Monte-Carlo Masters 2021: Dan Evans reaches first ATP1000 SF – and make doubles SF too

Eleven-time champion Nadal beaten by Russian star Rublev to ensure first-time Monte-Carlo champion

Dan Evans
Dan Evans (Photo: Corinne Dubreuil for Rolex Monte-Carlo Masters)

The firsts keep coming for the 30-year-old Briton Daniel Evans on the most unlikely of surfaces. He will tomorrow play his first Masters semi-final, and will then take to court to play the doubles semis, too.

Unlikely, because until this week, he had never won a match in any of the big clay tournaments: Not the French Open, the Madrid Masters, the Rome Masters, or in Monte-Carlo. Indeed, he came into the Monte-Carlo tournament on a 10-match losing streak on clay courts dating back to 2017. Not only that, he had never got beyond the second round at any Masters tournament before.

Now, he was one among four semi-finalists who could win their first ever Masters title, after Andrey Rublev put out 11-time champion Rafael Nadal in a three-set shocker.

Evans, who is assured of at least equalling his all-time ranking peak of 26, has done it the hard way, too, as an unseeded man in a top-flight draw. He beat the 2019 runner-up in his opener, Dusan Lajovic, beat the Miami champion Hubert Hurkacz next, then topped a great week by beating the best in the world, Novak Djokovic. And from a set down, he then beat No11 seed David Goffin, 5-7, 6-3, 6-4, in two hours 42 minutes.

Things get no easier: He will now face fellow single-hander and No4 seed Stefanos Tsitsipas in an attempt to reach the final. The young Greek, who beat Alejandro Davidovich Fokina after the Spaniard retired with a leg problem after dropping the first set 7-5, beat Evans in Dubai and Hamburg last year.

But the Briton, whose fitness and confidence have grown to fit his all-court skill and variety like a glove, could not hide his albeit understated pleasure in his performances this week.

Asked afterwards how his attitude had changed since the last time he played in Monte-Carlo in 2017, he said:

“My attitude, obviously pretty poor back then to developing my game on the clay… It’s been fun. Like I’d say all my matches have been totally different. I think I serve-volleyed a lot, nearly every ball, against Lajovic. I stayed quite far back against Hurkacz. The other two matches were obviously high-quality matches.

“It’s been good fun to play. But it’s definitely got a lot to do with the movement aspect. I feel a bit more comfortable moving. Obviously, I have worked with a fitness trainer for a few weeks. We did a lot of footwork stuff, sliding. It’s definitely helped.”

Evans has partnered Neal Skupski in the doubles this week, so has performed double duty each day. He said:

“I feel fine. Yesterday, was a bit busy [with] a lot of people messaging and a lot of people speaking… It was a little draining yesterday, but I’ll take it.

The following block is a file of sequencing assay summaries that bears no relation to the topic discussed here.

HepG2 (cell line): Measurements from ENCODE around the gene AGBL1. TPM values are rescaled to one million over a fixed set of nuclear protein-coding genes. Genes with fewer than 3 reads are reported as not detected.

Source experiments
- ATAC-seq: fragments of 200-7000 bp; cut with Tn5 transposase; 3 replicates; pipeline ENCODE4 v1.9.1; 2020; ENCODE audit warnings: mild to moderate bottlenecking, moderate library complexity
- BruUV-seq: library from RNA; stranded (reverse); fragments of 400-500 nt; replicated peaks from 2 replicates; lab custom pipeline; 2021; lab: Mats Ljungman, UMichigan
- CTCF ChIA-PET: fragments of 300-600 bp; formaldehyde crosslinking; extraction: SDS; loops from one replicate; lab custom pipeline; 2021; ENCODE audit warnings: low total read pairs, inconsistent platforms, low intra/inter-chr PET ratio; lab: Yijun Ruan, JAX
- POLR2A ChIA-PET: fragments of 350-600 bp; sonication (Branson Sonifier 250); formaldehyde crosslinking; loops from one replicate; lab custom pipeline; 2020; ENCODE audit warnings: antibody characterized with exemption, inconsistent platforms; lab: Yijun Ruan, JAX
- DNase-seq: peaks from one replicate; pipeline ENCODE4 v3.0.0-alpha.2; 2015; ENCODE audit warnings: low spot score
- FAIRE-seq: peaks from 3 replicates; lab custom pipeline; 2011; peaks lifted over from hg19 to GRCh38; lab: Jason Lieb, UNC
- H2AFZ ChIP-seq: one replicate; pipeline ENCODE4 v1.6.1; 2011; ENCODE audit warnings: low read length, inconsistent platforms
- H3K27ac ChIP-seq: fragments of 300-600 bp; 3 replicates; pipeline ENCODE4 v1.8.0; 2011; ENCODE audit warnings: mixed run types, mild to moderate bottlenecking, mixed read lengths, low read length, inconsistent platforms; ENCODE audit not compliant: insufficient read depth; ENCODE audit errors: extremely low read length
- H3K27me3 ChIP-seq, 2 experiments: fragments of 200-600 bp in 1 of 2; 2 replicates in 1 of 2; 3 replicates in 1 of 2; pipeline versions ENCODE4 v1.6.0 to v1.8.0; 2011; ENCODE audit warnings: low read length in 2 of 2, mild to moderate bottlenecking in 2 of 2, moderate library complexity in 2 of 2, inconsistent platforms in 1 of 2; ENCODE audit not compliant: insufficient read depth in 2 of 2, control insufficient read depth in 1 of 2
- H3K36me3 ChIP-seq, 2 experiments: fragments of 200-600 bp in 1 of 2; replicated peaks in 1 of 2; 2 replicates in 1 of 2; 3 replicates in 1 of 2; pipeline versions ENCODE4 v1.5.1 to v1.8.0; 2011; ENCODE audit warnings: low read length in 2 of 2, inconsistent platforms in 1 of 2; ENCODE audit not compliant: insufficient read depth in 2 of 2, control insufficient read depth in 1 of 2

“But today was definitely a big day because I found yesterday extremely tiring after the doubles. I felt way more pressure to step up today to win. I mean, by no stretch of the imagination is Goffin an easy match, but winning such a big match the other day [against Djokovic], then coming back, it’s easy to put on a bad performance.”

Rublev, one of the form players of the last six months, held his nerve to complete a stunning 6-2, 4-6, 6-2 win over Nadal. The sixth-seeded Russian entered the clash trailing Nadal 0-2 in their head to head, and facing down the Spaniard’s daunting 73-5 record at this event. But he came out swinging fearlessly, making Nadal look all at sea in a swift final set under the floodlights on a cool, damp evening.

Rublev admitted:

“I don’t even know what to say. I cannot imagine being in the situation of Rafa, knowing that you are the best player on clay and you have that pressure every time. I think for him it must be incredibly tough every time. I am in shock at the way he is playing under this pressure and that is why he is a legend.”

He went on to talk about the growing mental maturity that has helped him in such emotionally demanding matches:

“I mean, I would say this week I am controlling really well my emotions. At the end that’s the key. Especially with Robert [Bautista Agut], if I would let to show a bit of emotion, I would lose for sure yesterday because he was winning with a break. He had break points for second break. Second set he was winning a double break. Third set I was up with a break and he come back. If I would show a bit emotion, for sure I would lose.

Same thing today with Rafa. If after the second set I would say something or if I would show emotions, for sure the third set will be over, will be 6-2 for him. So I’m happy that I could handle it.”

Rublev will next play Casper Ruud, who beat defending champion Fabio Fognini, 6-4, 6-3.

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